Tuesday, February 16, 2010

Is America a Christian Nation?

The founders wrote, and the state's ratified Article VI, Section 3, of the U.S. Constitution which states, "...no religious test shall ever be required as a qualification to any office or public trust under the United States."

Additionally, the First Amendment, added to the Constitution as part of the deal to get it ratified, says, “Congress shall make no law respecting an establishment of religion, or prohibiting the free exercise thereof; or abridging the freedom of speech, or of the press; or the right of the people peaceably to assemble, and to petition the government for a redress of grievances.”

The Library of Congress published a piece entitled "The Founding Fathers and Islam” in 2003 and that hallowed institution concluded, “The Founders of this nation explicitly included Islam in their vision of the future of the republic.”

However, in all honesty, whether our nation was founded as a Christian or not is an argument best left to academics debating over the dusty tomes of history.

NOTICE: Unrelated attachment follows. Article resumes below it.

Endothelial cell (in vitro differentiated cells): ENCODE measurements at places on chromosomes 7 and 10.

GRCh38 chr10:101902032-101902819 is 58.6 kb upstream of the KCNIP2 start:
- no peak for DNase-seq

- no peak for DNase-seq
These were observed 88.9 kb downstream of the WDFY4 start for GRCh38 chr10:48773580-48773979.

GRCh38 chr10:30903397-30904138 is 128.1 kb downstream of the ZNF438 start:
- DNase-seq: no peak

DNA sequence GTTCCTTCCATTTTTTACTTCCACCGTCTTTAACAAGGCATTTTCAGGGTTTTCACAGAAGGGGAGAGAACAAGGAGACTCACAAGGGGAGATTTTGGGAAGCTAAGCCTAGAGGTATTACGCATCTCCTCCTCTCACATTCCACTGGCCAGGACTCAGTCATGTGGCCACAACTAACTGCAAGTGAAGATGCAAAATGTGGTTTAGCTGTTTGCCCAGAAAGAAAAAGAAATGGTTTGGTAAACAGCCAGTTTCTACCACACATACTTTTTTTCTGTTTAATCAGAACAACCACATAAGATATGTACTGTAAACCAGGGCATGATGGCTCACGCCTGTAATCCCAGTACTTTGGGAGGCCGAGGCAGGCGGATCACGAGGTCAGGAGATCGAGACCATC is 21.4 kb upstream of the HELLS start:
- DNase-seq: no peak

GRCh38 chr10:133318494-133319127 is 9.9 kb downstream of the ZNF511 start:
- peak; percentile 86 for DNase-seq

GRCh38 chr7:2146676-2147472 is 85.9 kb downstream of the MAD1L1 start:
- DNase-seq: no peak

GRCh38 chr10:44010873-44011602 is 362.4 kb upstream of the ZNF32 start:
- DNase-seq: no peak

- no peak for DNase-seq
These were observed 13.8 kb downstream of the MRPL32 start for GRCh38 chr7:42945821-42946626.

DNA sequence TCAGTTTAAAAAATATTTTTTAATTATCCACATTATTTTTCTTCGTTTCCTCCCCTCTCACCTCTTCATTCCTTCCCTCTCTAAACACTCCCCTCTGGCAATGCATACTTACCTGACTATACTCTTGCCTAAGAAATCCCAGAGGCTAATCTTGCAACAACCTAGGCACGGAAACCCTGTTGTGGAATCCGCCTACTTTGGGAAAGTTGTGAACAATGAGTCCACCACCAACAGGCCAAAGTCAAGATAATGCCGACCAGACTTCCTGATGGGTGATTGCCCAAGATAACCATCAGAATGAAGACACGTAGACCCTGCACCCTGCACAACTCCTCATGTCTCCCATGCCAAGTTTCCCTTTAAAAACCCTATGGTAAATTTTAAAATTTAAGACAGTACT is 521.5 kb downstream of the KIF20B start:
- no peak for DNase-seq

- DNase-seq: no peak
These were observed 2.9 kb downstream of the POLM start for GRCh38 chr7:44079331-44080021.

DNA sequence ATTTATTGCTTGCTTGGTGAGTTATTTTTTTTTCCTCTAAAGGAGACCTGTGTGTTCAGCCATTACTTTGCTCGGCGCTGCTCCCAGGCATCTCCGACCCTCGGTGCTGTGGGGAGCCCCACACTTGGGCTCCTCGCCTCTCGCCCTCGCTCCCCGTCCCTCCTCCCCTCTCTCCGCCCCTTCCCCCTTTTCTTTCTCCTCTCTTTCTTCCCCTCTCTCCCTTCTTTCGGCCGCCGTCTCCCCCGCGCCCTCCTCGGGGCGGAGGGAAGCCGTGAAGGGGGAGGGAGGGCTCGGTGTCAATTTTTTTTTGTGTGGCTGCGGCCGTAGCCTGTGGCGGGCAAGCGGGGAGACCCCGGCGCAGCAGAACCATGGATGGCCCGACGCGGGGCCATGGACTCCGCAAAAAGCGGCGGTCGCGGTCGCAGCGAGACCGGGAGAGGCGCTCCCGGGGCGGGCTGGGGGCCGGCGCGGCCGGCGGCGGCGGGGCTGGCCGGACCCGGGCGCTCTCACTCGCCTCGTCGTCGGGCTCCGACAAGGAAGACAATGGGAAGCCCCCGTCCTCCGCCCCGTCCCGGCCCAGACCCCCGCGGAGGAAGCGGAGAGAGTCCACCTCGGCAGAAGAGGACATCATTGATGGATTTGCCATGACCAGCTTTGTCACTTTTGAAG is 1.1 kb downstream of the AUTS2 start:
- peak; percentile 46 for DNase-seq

America was definitely founded as a nation that counted African Americans as three-fifths of a human being (U.S. Constitution, Article I, Section 2, but the language was wisely scrubbed by the Fourteenth Amendment) and denied women the right to vote (took them until 1920 until someone wised up and enfranchised the all the ladies, credit to Wyoming for giving them the vote first).

We evolved for the better. The slaves secured their natural right to liberty. Women secured their natural right to vote.

Today, America is a multi-ethnic and multi-faith society with a shared set of core values: individual freedom and dignity, rule of law under which everyone is treated equally, individual opportunity, all committed to fostering the common good, etc.

Christianity is there, contributing to the good of our nation. But so are Judaism, Hinduism, Islam, Buddhism and a host of other faiths.

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